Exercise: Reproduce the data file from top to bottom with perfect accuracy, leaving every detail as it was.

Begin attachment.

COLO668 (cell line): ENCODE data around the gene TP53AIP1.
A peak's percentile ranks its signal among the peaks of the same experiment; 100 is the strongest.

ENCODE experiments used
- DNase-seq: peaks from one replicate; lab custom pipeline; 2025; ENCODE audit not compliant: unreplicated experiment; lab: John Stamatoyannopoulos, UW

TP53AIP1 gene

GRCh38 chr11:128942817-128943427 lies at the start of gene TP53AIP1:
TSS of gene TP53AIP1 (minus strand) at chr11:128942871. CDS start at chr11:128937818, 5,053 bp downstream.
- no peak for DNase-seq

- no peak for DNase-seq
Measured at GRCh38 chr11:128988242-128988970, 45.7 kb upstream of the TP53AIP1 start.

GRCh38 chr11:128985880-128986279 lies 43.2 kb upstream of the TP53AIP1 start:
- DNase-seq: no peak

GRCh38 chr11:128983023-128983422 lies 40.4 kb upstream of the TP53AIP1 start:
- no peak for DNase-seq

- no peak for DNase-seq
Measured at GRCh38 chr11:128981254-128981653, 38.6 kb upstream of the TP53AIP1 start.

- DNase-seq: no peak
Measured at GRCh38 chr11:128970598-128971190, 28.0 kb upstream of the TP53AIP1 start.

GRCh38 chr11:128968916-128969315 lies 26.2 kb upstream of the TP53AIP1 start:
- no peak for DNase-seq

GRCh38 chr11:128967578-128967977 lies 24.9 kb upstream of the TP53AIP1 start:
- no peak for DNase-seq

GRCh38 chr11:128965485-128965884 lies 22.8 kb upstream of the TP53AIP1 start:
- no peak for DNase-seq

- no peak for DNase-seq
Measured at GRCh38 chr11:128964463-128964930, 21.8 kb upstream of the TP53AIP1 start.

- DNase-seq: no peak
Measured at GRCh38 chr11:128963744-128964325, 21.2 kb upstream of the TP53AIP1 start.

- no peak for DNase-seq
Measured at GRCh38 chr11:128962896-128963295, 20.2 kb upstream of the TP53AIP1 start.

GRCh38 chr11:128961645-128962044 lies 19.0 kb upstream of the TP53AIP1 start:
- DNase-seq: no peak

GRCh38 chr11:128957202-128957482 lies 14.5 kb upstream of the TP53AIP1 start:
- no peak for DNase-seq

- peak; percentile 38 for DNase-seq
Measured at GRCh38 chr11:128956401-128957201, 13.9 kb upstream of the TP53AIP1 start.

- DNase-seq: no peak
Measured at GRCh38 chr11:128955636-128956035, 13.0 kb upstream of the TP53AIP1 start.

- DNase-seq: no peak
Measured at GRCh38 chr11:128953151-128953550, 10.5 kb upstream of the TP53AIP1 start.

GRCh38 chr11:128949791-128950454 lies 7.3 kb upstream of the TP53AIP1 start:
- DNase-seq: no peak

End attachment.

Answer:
COLO668 (cell line): ENCODE data around the gene TP53AIP1.
A peak's percentile ranks its signal among the peaks of the same experiment; 100 is the strongest.

ENCODE experiments used
- DNase-seq: peaks from one replicate; lab custom pipeline; 2025; ENCODE audit not compliant: unreplicated experiment; lab: John Stamatoyannopoulos, UW

TP53AIP1 gene

GRCh38 chr11:128942817-128943427 lies at the start of gene TP53AIP1:
TSS of gene TP53AIP1 (minus strand) at chr11:128942871. CDS start at chr11:128937818, 5,053 bp downstream.
- no peak for DNase-seq

- no peak for DNase-seq
Measured at GRCh38 chr11:128988242-128988970, 45.7 kb upstream of the TP53AIP1 start.

GRCh38 chr11:128985880-128986279 lies 43.2 kb upstream of the TP53AIP1 start:
- DNase-seq: no peak

GRCh38 chr11:128983023-128983422 lies 40.4 kb upstream of the TP53AIP1 start:
- no peak for DNase-seq

- no peak for DNase-seq
Measured at GRCh38 chr11:128981254-128981653, 38.6 kb upstream of the TP53AIP1 start.

- DNase-seq: no peak
Measured at GRCh38 chr11:128970598-128971190, 28.0 kb upstream of the TP53AIP1 start.

GRCh38 chr11:128968916-128969315 lies 26.2 kb upstream of the TP53AIP1 start:
- no peak for DNase-seq

GRCh38 chr11:128967578-128967977 lies 24.9 kb upstream of the TP53AIP1 start:
- no peak for DNase-seq

GRCh38 chr11:128965485-128965884 lies 22.8 kb upstream of the TP53AIP1 start:
- no peak for DNase-seq

- no peak for DNase-seq
Measured at GRCh38 chr11:128964463-128964930, 21.8 kb upstream of the TP53AIP1 start.

- DNase-seq: no peak
Measured at GRCh38 chr11:128963744-128964325, 21.2 kb upstream of the TP53AIP1 start.

- no peak for DNase-seq
Measured at GRCh38 chr11:128962896-128963295, 20.2 kb upstream of the TP53AIP1 start.

GRCh38 chr11:128961645-128962044 lies 19.0 kb upstream of the TP53AIP1 start:
- DNase-seq: no peak

GRCh38 chr11:128957202-128957482 lies 14.5 kb upstream of the TP53AIP1 start:
- no peak for DNase-seq

- peak; percentile 38 for DNase-seq
Measured at GRCh38 chr11:128956401-128957201, 13.9 kb upstream of the TP53AIP1 start.

- DNase-seq: no peak
Measured at GRCh38 chr11:128955636-128956035, 13.0 kb upstream of the TP53AIP1 start.

- DNase-seq: no peak
Measured at GRCh38 chr11:128953151-128953550, 10.5 kb upstream of the TP53AIP1 start.

GRCh38 chr11:128949791-128950454 lies 7.3 kb upstream of the TP53AIP1 start:
- DNase-seq: no peak